communicator skillsIn the past 10 years or so, the communications industry has seen its world dumped upside down.

What used to be a pretty cut and dry (albeit a bit fluffy and unmeasurable) industry suddenly joined the fight to “own” different media types.

Where does social advertising belong? And content marketing? What about social media and influencer marketing?

Do we continue to focus solely on earned media while our marketing brethren take over paid, shared, and owned?

Or do we fight for the PESO model integration and own all four media types?

I think you know which battle I think we should fight…and why we should win that war.

But we’re not quite there yet.

How to Buck the Industry Trend

Sure, there are lots of communicators who are there—and have been there for a decade.

But the majority of our industry is not there.

Big, global agencies have anything that is not crisis, reputation, or media relations in separate departments (read: silos) and even on different floors of the office building.

Boutique agency owners and solopreneurs still focus on what clients think they need—media relations.

Even mid-sized agencies go into the conversation leading with earned media.

And let’s not get started with the corporate side. PR is publicity is media relations is earned media.

The industry has the perception that media placements are the only tangible thing we offer—and we truly don’t do a great job of changing our image.

Cobbler’s children, I guess.

If you want to buck the industry trend and be seen as an innovator and as someone who understands not just how to get people to talk about you, but how to generate sales, there are three communicator skills you must obtain.

Get Good with Numbers

Out with the old and in with the new!

Thankfully we no longer have to rely on media impressions and advertising equivalencies to prove our worth.

We’ve always been an expense—and typically one of the first to get cut in a down economy or when budgets need to be tightened up.

But today we have the huge opportunity to prove we are an investment…if we can get good with numbers.

I know, I know.

You went into PR because you’re not good at math.

Get over it.

Figure it out.

Take some classes.

Learn how to use Google analytics.

Figure out what kinds of data are available to you and use them to your advantage.

It’s not difficult and, if you think about allowing data to tell you a story versus “ack! math!”, you’ll find great success.

Think about it this way: let’s say you have a Facebook ad campaign that, at its simplest, leads people to something you sell online.

How much did you spend on Facebook ads in the last 30 days? And how much money did it make?

If you spent $6,000 and made $110,000, your profit is $104,000…or 95 percent profit.

Use numbers to prove the work you do is an investment, not an expense.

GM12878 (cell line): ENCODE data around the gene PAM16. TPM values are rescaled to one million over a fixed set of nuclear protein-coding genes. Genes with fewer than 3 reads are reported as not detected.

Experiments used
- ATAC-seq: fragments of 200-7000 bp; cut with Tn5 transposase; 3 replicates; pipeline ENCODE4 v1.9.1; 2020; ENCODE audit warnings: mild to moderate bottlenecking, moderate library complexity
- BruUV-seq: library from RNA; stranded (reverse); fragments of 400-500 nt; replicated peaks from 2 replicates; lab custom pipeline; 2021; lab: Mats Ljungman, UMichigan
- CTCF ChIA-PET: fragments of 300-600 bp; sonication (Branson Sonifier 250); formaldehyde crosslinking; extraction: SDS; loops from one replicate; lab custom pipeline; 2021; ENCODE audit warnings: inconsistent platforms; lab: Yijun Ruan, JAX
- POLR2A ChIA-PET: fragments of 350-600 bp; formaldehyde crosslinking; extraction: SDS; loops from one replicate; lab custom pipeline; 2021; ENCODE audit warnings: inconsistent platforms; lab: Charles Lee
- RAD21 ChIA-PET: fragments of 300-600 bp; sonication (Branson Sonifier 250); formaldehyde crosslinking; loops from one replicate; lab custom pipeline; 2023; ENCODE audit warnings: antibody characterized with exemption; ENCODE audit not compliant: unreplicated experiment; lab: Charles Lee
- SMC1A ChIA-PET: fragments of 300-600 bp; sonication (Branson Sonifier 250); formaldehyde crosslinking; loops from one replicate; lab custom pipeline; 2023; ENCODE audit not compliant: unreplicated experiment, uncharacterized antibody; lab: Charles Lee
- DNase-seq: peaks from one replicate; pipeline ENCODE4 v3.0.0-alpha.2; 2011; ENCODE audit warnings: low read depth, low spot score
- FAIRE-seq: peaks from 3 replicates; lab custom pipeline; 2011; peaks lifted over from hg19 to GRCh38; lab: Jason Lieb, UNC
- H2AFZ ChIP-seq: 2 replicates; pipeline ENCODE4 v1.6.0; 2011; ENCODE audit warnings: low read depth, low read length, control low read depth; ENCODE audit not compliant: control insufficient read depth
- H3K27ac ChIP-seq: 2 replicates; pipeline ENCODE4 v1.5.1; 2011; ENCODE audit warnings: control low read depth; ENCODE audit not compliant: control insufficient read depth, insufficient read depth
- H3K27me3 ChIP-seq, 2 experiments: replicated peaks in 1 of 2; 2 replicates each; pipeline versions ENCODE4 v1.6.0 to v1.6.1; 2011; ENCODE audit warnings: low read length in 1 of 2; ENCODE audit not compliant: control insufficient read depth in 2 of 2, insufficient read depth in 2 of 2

If you do, you’ll always climb up the corporate ladder or have clients pounding on your door.

Use Social Media for Sources and Biz Dev

Learn how to use social media to connect with, and build relationships with, the journalists, bloggers, and influencers who can help your organization grow.

But it doesn’t stop there. A lot of the relationships you’ll build will also help with business development.

Don’t get tunnel vision when you’re using social media. Think about how those online relationships can/will help in all facets of the organization.

Use social media to connect with the organizations you think you’d like to work with.

One of my favorite things to do is do a Twitter search for organizations or titles on our wish list, and then put them in a list.

Each morning, I go in and look to see what they’ve tweeted and respond, engage, and connect.

It’s crazy how well it works—and how quickly you can build relationships that way.

Get a list of prospects from your sales team and do the same thing.

If you can get a sales person in the door because of your efforts, you will always have a job.


Integration, Integration, Integration

In the Modern Blogging Masterclass, we spend a lot of time working on content hubs and using them to guide our content marketing efforts.

But if you need some quick ideas on how to integrate, get started with these

  • Writing a blog post on a specific topic? Where else can you use it? A white paper, a speech, a video, a podcast?
  • Have an interview with a major trade publication? How else can you use that content?
  • Perhaps a behind-the-scenes video you took during the interview or a FAQ on the website of the stuff that landed on the cutting room floor.

We have to think beyond one tactic and integrate the PESO model.

The Communicator Skills That Will Drive Revenue

If we aren’t careful, communicators will have to be fearful of our jobs with SEO experts and marketers taking over what we’re extraordinarily qualified to do.

If you figure out how to prove your work drives revenue, you’ll have a seat at the table, and you’ll become an asset instead of a liability.

Now the floor is yours.

What other communicator skills do you think we need to embrace right now to prepare for the future?

Photo by Pim Chu on Unsplash

Gini Dietrich

Gini Dietrich is the founder, CEO, and author of Spin Sucks, host of the Spin Sucks podcast, and author of Spin Sucks (the book). She is the creator of the PESO Model and has crafted a certification for it in partnership with Syracuse University. She has run and grown an agency for the past 15 years. She is co-author of Marketing in the Round, co-host of Inside PR, and co-host of The Agency Leadership podcast.

View all posts by Gini Dietrich